GREENEVILLE, Tenn. (WJHL) From 11 years of military service to becoming a pastor for more than 30 years, one Greene County native is being remembered for his love to serve others.
This week, we introduce you to the late Wayland Fillers as this week’s community hero.
“He’s awesome. The best man I ever met,” Steve Fillers explained in the News Channel 11 Greeneville bureau office.
Steve Fillers is a native of Greene County, like his father. He recalled the great impact his father had on his community as a pastor for 34 years. When his father, Wayland Fillers returned from serving overseas, Steve told Pheben Kassahun that he was saved.
He said, “He carried himself well. He was well-known around here, well-respected.”
Fillers said his father grew up poor, which is why he understood the importance of helping his community members when he can.
“If somebody called him out at 2 o’clock in the morning, ‘hey, I need to talk to you, he’d go or he was at the hospital visiting sick people,” Fillers said.
Before he started serving as a pastor in 1974, fillers served his country, having been drafted in 1942. Fillers said his father never spoke about his military service, unless he was asked about it.
Fillers explained, “He was in the 101 Airborne and the 82nd. He rode gliders into D-Day, and he was in the invasion of Holland, and he was in the Battle of the Bulge.”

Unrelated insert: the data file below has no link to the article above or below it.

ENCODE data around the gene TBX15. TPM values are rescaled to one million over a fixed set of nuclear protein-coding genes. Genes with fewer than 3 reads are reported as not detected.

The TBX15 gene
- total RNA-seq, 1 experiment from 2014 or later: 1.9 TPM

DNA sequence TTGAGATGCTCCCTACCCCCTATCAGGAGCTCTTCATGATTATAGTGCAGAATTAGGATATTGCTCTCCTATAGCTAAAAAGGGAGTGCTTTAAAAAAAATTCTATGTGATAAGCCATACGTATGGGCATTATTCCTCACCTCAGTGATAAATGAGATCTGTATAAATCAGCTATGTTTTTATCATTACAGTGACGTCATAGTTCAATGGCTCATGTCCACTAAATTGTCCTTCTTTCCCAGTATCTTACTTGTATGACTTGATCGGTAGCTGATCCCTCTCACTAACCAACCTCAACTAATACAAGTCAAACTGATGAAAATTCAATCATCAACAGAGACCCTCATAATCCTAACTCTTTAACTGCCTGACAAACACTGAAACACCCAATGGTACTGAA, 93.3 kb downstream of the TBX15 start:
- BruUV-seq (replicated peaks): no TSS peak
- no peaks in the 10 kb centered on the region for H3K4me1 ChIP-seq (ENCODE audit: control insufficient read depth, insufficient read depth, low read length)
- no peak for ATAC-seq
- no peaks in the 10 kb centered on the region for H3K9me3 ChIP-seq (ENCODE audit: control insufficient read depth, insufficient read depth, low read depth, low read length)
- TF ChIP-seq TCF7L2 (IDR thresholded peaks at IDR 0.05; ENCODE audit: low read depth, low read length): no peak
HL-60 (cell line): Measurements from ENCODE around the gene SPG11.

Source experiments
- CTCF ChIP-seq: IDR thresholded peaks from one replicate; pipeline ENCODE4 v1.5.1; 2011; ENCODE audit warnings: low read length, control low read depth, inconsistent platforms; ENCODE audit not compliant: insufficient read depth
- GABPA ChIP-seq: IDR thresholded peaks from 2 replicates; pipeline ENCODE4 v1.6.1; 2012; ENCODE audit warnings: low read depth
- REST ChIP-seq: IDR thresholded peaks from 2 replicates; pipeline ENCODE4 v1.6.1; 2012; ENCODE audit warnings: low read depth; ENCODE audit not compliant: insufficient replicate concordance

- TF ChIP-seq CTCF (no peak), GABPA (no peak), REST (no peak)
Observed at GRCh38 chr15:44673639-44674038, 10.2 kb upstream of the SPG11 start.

Being drafted in World War II, Fillers is credited with 11 years, 6 months and 18 days of active service in the army, according to his son.
Fillers said, “When he woke up every morning, he thought about that– stepping over dead bodies on the Normandy Beach and he never got a scratch. He always just thanked God for that, you know.”
The war hero eventually left the Army in 1953 after meeting his wife while on furlough, in London. The two were married for 64 years, according to Fillers, until his mother’s passing in 2009. His father later passed in 2013.
“They went on three dates and got married. He brought her back here and I think that’s the only reason. In order to start a family.” He joked, “My mom, she was a lot easier going but dad, he was a lot more stern.”
Fillers received the Bronze Star Medal, awarded to members for their heroic achievement in a combat zone, along with 11 other medals.
Seven years after his death, his son Steve continues to remind his community why his father is our community hero.
If you know someone who makes our community a better place to live, we want to hear from you! Nominate them to be an ABC Tri-Cities Community Hero! Click here and scroll to the bottom of the page to nominate them.